It seemed to be a daunting task when UCLA announced plans to drag the aging and architecturally troublesome Pauley Pavilion into the 21st century.
Now comes a seemingly more complex undertaking -- the point system administrators have created to determine the pecking order by which fans get to choose their seats.
The university unveiled a plan Tuesday that ranks ticket holders, giving credit to alumni, loyal season-ticket holders and, most of all, donors who help pay for the $185-million renovation.
While Athletic Director Dan Guerrero called it an effort to "recognize the longtime supporter of UCLA athletics," it appears many fans will pay more to remain at or near their current locations when the arena reopens in 2012.
The exact increases won't be clear until late next week when ticket holders receive personalized statements informing them of their ranking.
"Obviously everyone is concerned about what it's going to cost," said Chuck Winner, a prominent booster who added he does not oppose increases because "they help the program."
Courtside seats will require a $500,000 donation to the capital campaign, payable over five years, plus an annual donation of $17,000 per seat to the Wooden Athletic Fund.
That puts the annual cost of two seats close to the action at $134,000 over the first five years. (UCLA played 18 games and two exhibitions at home last season.)
A one-time donation of $30,000 or more assures up to four seats mostly between the baskets in the lower half of the bowl. Those tickets require annual Wooden fund donations of $2,000 to $4,000 per seat, plus the face value of the tickets.
On Tuesday, the university also announced that it is addressing a major concern about the proposed renovation, which now calls for an outer concourse that wraps around the entire building instead of only three sides.
But in a tough economy, design concerns will probably take a back seat.
In past seasons, the university asked for only the face value plus a Wooden fund donation. Some fans sitting between the baskets joined the donor group when the cost was about $1,700 a year and never had fees raised. They are looking at substantial increases.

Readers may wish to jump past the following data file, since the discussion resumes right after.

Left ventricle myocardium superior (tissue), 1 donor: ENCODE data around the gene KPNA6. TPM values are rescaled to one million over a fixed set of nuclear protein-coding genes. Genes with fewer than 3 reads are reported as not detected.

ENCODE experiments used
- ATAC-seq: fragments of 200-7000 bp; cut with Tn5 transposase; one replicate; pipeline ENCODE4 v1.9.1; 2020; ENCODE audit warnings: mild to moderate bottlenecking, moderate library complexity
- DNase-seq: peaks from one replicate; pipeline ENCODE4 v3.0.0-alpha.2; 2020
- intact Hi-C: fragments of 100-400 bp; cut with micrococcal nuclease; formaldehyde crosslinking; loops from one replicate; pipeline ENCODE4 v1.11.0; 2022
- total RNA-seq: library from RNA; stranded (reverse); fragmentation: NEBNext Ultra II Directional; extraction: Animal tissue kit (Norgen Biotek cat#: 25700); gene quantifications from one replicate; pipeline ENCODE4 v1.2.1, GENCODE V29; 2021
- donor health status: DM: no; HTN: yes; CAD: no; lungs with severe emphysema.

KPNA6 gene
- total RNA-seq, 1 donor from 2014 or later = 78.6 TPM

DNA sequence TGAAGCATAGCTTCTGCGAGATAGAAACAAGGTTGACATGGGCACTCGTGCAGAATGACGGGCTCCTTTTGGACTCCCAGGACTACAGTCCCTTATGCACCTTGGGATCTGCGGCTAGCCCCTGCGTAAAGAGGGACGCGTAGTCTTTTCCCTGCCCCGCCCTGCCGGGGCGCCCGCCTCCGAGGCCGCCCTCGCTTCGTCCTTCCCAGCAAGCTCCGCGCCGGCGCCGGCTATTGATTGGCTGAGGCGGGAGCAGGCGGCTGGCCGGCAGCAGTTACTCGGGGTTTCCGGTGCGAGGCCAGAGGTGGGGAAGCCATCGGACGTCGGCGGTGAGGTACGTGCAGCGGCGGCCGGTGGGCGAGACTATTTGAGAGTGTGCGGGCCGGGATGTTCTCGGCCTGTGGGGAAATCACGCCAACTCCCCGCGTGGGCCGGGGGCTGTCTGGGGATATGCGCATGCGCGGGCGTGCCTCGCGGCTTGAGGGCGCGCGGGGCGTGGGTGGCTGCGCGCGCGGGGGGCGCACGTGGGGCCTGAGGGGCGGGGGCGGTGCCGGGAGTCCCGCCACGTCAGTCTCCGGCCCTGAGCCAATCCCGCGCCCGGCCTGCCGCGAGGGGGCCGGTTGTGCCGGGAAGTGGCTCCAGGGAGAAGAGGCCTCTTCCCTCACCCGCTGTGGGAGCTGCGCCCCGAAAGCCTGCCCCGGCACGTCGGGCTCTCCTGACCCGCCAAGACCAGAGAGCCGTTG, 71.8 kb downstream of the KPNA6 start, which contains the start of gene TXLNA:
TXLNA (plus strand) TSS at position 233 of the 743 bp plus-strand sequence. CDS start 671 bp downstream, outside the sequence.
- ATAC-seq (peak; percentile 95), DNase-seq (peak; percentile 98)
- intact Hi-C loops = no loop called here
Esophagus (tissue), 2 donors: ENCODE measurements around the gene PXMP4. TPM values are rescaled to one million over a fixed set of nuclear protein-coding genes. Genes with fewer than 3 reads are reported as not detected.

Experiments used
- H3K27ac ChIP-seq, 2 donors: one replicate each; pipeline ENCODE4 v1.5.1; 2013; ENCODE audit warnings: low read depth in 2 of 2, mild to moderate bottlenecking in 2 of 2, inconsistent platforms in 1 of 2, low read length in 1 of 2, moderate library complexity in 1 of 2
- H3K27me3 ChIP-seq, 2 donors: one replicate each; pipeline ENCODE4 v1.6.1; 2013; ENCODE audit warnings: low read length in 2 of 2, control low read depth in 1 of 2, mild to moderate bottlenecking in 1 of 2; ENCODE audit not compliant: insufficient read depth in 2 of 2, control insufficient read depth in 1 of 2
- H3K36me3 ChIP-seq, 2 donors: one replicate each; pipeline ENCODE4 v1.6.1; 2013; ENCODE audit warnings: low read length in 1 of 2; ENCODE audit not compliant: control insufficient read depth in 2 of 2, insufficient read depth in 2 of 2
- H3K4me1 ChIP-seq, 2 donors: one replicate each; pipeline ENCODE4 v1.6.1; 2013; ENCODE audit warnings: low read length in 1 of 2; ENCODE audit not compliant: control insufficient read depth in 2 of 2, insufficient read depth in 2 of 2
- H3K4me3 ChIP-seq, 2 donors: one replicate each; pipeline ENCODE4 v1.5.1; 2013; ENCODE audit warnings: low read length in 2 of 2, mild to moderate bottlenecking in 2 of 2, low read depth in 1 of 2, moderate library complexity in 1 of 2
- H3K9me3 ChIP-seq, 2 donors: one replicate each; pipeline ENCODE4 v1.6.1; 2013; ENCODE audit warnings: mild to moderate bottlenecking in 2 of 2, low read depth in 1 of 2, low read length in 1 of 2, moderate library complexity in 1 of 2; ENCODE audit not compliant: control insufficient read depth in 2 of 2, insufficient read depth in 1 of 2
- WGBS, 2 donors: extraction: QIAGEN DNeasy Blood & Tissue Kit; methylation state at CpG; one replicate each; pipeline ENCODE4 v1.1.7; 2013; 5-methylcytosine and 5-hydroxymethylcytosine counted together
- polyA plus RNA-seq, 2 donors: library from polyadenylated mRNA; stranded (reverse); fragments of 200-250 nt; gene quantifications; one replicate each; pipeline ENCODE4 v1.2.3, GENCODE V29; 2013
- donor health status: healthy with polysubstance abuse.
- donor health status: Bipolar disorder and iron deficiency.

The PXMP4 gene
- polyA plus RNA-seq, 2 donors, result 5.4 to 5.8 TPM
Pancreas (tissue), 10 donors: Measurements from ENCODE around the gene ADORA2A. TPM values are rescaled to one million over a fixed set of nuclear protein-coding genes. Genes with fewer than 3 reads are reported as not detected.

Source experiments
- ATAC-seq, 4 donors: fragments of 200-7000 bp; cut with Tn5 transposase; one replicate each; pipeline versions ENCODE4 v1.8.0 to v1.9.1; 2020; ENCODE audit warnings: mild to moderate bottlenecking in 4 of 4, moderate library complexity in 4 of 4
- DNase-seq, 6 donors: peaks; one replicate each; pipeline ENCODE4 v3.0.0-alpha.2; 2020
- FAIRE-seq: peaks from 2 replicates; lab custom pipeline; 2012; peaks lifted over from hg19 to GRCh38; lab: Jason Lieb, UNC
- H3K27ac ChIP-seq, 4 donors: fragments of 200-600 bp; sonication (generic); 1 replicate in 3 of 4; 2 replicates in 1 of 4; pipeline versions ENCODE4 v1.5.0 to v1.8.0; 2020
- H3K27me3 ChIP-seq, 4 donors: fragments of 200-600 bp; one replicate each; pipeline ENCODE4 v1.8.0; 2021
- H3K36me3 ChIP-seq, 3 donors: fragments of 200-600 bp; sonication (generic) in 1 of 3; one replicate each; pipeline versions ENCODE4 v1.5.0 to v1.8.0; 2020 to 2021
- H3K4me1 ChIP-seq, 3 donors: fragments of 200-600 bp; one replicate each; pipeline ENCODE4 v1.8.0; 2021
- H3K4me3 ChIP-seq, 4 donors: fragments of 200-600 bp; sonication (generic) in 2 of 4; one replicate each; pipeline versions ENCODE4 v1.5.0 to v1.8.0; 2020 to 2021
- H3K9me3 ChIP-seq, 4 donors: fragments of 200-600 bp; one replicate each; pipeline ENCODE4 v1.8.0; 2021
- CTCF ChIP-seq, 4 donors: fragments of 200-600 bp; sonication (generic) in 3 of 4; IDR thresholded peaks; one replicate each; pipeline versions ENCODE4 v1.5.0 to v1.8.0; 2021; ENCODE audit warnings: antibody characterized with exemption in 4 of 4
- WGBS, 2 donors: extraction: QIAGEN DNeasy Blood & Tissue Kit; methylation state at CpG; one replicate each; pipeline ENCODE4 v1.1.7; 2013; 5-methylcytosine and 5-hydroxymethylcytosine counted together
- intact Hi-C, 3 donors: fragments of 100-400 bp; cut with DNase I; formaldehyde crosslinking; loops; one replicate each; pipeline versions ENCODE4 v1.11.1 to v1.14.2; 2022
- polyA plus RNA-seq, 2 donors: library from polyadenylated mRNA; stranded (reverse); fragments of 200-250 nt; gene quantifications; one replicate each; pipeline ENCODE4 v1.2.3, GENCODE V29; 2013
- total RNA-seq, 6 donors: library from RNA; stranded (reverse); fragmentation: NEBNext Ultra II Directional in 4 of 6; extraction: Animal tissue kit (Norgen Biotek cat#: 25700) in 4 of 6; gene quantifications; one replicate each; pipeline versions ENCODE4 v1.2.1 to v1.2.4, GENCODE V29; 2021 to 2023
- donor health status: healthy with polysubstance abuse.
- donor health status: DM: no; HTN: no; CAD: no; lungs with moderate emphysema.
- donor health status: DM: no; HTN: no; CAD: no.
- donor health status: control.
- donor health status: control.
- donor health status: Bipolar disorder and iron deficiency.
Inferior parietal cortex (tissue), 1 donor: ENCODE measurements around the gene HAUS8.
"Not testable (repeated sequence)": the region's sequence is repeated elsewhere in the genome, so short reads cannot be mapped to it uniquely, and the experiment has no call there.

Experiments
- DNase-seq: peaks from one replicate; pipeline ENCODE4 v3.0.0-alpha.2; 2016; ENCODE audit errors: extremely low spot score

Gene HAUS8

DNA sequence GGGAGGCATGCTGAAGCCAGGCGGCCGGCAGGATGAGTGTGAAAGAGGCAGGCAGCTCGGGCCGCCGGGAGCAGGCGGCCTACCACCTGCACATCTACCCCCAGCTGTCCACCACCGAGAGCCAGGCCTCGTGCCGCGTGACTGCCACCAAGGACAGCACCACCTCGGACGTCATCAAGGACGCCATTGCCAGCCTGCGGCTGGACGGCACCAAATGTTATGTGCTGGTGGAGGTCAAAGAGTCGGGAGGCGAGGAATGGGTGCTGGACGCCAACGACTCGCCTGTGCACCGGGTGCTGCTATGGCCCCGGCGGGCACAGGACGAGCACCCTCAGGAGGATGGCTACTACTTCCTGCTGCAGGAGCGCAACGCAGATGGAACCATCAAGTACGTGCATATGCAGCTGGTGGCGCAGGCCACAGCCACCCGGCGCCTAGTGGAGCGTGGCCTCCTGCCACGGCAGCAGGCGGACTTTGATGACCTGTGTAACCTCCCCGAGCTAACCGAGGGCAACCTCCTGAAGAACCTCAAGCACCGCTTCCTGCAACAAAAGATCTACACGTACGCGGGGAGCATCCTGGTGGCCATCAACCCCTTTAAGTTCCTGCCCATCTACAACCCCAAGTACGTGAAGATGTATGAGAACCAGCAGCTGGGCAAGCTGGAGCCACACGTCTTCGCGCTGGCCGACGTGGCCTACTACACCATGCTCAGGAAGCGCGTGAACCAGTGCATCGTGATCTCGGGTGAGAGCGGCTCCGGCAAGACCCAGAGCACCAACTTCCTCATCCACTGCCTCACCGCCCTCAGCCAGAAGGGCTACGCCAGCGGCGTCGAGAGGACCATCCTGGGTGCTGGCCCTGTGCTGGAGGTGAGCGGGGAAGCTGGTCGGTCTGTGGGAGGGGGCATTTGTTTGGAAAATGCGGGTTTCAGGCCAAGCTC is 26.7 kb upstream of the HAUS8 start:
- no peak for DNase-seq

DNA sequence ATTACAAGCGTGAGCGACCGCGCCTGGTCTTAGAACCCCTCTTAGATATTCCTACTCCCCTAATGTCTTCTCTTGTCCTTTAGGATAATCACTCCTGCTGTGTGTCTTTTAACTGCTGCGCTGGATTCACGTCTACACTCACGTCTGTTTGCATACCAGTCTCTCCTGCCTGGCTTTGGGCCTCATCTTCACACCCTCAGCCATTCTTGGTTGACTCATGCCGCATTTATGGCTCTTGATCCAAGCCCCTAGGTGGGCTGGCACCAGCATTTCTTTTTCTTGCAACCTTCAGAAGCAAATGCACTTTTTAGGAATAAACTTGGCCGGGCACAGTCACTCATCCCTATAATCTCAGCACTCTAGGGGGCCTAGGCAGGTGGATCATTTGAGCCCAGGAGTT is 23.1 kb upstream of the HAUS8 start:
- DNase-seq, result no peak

Making the situation more complex, the point system -- to be posted on the athletic program's website this afternoon -- will not finalize rankings until March 2011.
The top 125 point holders choose from the best seats, followed by fans in the 126-525 range and so forth. Ticket holders near the bottom of a category could get bumped if someone below them earns more points with a late donation.
According to a seating diagram that will also be posted today, the student section will remain at about 2,000 seats but will be switched to the southern side of the court and wrap around the end line. The faculty and staff section will increase to about 850 seats.
Guerrero said that UCLA has $53 million in donations and pledges for the project, which goes before the UC Regents this month.
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What they earn
A look at the point system that will determine how UCLA men's basketball season-ticket holders "rank" for seating in a renovated Pauley Pavilion, which will debut in 2012-13:
100 points each for UCLA alumni and former UCLA student-athletes who were letter winners.
25 points for each consecutive year season tickets were purchased.
20 points for each consecutive year achieving annual donor status in the Wooden Athletic Fund.
5 points for every $100 pledged in writing or given to the Campaign of Champions by Dec. 31, 2009.
3 points for every $100 pledged in writing or given to the Campaign of Champions from Jan. 1, 2010, to April 30, 2010.
1 point for every $100 pledged in writing or given to the Campaign of Champions from May 1, 2010, to March 31, 2011.
1 point for every $100 donated lifetime to UCLA athletics.
1 point for every $1,000 donated lifetime to UCLA for non-athletic purposes (minimum $100,000 donation).
Note: The points program will also be used to determine seating for the 2011-12 season when UCLA plays in alternative venues.